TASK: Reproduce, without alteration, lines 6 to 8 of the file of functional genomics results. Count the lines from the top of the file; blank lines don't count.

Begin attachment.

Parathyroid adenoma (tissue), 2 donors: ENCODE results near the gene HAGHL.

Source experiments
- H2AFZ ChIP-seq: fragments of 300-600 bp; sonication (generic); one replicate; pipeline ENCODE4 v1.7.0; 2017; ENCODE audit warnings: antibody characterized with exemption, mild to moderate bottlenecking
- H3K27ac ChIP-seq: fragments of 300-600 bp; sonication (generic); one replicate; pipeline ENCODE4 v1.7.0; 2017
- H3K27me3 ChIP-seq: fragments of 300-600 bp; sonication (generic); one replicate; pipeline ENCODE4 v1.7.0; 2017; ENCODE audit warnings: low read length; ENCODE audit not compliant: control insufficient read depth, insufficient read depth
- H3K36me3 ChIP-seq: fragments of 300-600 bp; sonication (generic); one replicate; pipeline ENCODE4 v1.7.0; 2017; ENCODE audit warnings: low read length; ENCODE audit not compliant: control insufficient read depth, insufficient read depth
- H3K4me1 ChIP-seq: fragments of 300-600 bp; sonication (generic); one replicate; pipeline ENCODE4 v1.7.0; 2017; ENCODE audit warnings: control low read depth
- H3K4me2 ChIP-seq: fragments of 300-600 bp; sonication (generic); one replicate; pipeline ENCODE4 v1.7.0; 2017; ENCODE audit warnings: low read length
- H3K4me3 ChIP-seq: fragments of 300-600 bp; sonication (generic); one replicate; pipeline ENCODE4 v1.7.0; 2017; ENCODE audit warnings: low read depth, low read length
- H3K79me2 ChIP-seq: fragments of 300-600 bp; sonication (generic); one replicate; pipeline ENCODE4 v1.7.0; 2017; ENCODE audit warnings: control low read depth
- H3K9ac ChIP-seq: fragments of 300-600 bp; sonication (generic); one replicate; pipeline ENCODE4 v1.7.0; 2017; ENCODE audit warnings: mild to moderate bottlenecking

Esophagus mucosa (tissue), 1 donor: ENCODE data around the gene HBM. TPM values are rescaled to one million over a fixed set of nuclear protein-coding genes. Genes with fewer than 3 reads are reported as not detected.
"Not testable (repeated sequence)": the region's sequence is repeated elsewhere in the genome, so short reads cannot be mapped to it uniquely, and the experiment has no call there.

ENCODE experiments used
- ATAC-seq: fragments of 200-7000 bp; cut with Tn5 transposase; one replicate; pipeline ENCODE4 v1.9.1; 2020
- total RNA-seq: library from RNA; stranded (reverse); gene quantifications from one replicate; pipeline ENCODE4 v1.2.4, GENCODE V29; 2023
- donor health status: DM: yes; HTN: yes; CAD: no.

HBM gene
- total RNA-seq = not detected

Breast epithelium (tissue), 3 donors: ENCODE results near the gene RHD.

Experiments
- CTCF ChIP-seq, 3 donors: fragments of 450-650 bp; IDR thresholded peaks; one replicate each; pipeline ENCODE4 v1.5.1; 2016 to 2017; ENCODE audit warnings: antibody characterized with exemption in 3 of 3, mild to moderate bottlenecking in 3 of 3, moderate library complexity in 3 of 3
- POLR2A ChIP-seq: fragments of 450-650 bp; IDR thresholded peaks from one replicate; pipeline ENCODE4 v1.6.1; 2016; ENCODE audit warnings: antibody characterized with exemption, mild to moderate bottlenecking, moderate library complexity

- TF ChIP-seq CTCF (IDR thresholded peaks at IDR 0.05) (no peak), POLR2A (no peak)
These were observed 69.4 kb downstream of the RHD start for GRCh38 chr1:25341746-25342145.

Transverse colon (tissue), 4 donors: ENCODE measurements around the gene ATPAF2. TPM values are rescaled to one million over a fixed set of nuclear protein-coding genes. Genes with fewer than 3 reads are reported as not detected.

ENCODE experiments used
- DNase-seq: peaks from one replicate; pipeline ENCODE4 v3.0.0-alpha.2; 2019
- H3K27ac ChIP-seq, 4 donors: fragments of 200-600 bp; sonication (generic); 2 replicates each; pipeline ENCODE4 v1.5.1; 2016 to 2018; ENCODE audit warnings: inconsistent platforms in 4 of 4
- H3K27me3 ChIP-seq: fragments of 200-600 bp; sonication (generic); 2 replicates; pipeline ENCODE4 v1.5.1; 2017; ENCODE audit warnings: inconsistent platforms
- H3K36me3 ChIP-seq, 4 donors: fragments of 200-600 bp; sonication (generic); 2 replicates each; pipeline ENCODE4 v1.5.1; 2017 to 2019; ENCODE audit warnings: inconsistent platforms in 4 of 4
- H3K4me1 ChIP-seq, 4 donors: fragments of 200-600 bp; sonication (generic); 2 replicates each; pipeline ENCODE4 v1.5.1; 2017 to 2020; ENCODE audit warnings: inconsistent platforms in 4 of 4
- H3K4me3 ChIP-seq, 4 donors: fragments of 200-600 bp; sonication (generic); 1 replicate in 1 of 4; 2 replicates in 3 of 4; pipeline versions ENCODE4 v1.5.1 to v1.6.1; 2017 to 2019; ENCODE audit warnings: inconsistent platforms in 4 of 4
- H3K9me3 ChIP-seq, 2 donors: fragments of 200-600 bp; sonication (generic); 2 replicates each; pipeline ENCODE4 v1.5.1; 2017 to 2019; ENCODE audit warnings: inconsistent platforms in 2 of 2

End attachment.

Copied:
- H3K36me3 ChIP-seq: fragments of 300-600 bp; sonication (generic); one replicate; pipeline ENCODE4 v1.7.0; 2017; ENCODE audit warnings: low read length; ENCODE audit not compliant: control insufficient read depth, insufficient read depth
- H3K4me1 ChIP-seq: fragments of 300-600 bp; sonication (generic); one replicate; pipeline ENCODE4 v1.7.0; 2017; ENCODE audit warnings: control low read depth
- H3K4me2 ChIP-seq: fragments of 300-600 bp; sonication (generic); one replicate; pipeline ENCODE4 v1.7.0; 2017; ENCODE audit warnings: low read length